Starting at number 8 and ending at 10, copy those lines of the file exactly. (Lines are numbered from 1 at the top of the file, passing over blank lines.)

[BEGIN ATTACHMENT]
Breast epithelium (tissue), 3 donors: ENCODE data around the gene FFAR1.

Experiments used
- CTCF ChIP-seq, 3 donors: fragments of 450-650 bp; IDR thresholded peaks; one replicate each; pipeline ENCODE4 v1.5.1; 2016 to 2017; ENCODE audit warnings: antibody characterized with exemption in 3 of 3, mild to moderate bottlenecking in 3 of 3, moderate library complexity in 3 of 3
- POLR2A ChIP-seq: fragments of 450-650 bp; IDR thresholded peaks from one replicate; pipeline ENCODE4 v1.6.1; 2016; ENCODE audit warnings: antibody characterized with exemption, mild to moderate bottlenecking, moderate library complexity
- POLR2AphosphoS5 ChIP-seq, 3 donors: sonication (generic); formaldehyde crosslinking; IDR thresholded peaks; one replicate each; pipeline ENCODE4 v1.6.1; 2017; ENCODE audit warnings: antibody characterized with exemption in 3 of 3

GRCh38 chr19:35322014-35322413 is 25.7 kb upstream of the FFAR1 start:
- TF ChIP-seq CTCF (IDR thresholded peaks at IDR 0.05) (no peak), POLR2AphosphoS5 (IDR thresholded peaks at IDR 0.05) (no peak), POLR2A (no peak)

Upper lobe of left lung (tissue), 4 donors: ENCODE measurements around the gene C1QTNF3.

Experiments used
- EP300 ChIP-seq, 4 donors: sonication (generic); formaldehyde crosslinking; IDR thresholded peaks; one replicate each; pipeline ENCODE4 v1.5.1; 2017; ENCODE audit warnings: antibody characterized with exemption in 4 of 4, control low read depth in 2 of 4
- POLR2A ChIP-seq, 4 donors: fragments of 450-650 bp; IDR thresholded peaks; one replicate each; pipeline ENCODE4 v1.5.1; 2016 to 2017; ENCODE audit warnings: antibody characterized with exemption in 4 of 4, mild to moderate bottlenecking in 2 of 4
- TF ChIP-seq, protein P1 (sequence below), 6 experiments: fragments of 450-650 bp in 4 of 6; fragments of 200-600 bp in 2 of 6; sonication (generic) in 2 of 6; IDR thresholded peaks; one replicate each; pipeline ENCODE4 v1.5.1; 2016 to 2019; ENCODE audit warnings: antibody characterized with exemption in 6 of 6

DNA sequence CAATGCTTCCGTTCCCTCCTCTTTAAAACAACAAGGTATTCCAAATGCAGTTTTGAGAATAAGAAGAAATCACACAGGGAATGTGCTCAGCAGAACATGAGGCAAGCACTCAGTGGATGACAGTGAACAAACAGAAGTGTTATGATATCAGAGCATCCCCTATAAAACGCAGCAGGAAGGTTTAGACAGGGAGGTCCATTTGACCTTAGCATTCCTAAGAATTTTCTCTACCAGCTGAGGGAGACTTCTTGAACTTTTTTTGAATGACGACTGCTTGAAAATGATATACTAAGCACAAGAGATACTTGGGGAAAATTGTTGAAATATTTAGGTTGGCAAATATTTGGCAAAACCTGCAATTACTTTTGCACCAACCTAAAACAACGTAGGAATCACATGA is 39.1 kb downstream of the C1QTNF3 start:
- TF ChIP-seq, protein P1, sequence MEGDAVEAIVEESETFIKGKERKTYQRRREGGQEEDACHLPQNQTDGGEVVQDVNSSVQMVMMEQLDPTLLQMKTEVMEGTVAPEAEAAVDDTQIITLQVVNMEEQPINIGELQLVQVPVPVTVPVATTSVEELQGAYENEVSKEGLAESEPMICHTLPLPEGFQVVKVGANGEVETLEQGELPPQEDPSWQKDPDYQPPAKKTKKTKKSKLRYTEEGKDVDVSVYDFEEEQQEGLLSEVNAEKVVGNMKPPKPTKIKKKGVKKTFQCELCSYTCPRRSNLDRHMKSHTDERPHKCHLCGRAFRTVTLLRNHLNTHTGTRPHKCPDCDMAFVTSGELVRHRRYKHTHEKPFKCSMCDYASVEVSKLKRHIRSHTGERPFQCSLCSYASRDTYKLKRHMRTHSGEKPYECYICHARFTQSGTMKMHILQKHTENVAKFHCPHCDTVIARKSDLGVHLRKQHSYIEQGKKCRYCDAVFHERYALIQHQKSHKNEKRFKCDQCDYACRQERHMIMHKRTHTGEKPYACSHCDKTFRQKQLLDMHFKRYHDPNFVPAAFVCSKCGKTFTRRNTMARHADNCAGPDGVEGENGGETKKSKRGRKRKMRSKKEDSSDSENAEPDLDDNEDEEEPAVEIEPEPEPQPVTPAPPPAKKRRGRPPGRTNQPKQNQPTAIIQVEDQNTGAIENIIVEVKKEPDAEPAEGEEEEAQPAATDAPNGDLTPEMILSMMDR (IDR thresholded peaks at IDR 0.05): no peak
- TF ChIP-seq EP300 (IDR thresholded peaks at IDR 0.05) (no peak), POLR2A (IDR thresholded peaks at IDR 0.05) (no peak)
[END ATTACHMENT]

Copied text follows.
Upper lobe of left lung (tissue), 4 donors: ENCODE measurements around the gene C1QTNF3.

Experiments used
- EP300 ChIP-seq, 4 donors: sonication (generic); formaldehyde crosslinking; IDR thresholded peaks; one replicate each; pipeline ENCODE4 v1.5.1; 2017; ENCODE audit warnings: antibody characterized with exemption in 4 of 4, control low read depth in 2 of 4